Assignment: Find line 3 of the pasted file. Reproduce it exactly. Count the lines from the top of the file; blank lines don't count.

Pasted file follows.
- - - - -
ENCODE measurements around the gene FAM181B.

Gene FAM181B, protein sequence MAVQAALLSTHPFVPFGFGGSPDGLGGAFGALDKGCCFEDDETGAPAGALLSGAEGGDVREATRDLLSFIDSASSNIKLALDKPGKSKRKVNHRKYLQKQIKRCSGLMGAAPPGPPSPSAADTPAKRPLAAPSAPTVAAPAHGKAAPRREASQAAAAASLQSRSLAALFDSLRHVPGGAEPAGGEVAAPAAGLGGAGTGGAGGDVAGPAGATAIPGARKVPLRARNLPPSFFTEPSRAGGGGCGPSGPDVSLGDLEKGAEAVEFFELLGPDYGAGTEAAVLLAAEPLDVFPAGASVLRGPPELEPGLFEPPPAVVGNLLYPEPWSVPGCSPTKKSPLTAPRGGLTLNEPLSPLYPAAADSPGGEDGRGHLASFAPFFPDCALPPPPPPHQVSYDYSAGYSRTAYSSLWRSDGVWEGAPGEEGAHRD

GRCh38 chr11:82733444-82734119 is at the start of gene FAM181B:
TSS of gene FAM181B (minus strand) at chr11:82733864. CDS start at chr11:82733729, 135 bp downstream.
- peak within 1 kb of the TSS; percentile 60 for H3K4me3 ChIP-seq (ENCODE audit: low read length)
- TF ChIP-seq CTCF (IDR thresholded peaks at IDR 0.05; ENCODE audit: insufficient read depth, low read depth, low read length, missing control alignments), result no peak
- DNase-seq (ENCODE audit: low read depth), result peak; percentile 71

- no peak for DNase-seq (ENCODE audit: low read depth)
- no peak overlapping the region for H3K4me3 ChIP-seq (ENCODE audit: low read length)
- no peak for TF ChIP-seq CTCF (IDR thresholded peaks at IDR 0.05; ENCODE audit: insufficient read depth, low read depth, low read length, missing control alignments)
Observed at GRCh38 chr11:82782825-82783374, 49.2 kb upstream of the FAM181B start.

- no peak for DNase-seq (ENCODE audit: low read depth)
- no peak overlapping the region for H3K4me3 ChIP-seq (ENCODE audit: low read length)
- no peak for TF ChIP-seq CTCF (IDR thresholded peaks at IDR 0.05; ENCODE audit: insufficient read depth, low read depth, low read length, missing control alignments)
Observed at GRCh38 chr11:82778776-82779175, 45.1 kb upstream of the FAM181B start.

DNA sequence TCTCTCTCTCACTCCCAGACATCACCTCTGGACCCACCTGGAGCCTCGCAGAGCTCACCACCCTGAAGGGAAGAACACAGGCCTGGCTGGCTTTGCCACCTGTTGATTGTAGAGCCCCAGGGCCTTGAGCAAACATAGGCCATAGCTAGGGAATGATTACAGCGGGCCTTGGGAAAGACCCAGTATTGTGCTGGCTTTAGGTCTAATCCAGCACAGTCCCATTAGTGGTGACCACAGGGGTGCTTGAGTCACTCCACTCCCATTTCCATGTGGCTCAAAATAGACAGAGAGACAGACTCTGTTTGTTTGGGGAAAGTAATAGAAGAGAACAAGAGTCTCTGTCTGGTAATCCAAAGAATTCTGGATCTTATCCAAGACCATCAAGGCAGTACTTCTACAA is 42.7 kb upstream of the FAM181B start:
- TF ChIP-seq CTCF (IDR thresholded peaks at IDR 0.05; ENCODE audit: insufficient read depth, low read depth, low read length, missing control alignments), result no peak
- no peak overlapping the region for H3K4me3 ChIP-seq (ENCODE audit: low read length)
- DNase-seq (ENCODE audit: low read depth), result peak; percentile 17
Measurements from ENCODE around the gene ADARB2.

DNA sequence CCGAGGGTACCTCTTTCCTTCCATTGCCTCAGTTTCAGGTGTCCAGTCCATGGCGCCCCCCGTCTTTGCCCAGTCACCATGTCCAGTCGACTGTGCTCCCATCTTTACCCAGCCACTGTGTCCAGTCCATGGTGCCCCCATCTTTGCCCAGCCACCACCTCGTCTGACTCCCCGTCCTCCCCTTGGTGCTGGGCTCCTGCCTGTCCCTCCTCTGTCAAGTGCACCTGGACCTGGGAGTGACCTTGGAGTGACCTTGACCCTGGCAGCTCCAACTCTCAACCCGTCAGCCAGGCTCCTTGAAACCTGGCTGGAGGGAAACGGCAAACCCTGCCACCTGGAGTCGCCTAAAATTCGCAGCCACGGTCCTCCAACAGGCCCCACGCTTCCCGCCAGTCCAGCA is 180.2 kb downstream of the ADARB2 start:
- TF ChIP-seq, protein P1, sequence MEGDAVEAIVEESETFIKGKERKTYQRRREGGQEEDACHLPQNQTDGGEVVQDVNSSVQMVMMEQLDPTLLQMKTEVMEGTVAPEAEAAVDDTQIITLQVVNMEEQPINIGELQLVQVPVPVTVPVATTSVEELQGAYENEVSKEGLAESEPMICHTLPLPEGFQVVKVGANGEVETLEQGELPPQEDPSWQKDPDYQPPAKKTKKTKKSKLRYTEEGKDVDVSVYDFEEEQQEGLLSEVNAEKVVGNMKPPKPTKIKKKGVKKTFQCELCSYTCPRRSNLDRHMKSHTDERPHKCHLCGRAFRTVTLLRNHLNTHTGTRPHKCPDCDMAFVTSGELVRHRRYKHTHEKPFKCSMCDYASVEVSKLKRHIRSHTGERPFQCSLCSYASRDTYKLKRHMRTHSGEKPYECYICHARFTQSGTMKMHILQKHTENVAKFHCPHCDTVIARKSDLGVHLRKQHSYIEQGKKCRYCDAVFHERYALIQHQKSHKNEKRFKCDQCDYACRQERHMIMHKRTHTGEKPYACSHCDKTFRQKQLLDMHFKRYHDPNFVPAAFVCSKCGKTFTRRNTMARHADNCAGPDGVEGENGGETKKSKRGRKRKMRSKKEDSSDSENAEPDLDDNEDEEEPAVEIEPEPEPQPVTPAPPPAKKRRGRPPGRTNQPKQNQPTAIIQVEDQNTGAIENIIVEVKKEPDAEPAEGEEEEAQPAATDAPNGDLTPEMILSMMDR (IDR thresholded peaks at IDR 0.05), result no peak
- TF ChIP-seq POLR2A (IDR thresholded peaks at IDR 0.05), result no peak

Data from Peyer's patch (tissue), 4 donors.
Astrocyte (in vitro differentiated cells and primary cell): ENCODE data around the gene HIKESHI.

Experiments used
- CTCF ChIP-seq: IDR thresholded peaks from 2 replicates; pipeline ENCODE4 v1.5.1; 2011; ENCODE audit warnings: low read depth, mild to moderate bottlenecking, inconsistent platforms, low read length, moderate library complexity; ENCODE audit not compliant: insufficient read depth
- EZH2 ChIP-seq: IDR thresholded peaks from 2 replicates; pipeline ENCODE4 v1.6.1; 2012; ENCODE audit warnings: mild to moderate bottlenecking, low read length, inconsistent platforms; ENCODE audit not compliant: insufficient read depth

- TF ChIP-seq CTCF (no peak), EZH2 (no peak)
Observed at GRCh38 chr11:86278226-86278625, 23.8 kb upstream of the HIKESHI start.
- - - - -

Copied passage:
GRCh38 chr11:82733444-82734119 is at the start of gene FAM181B: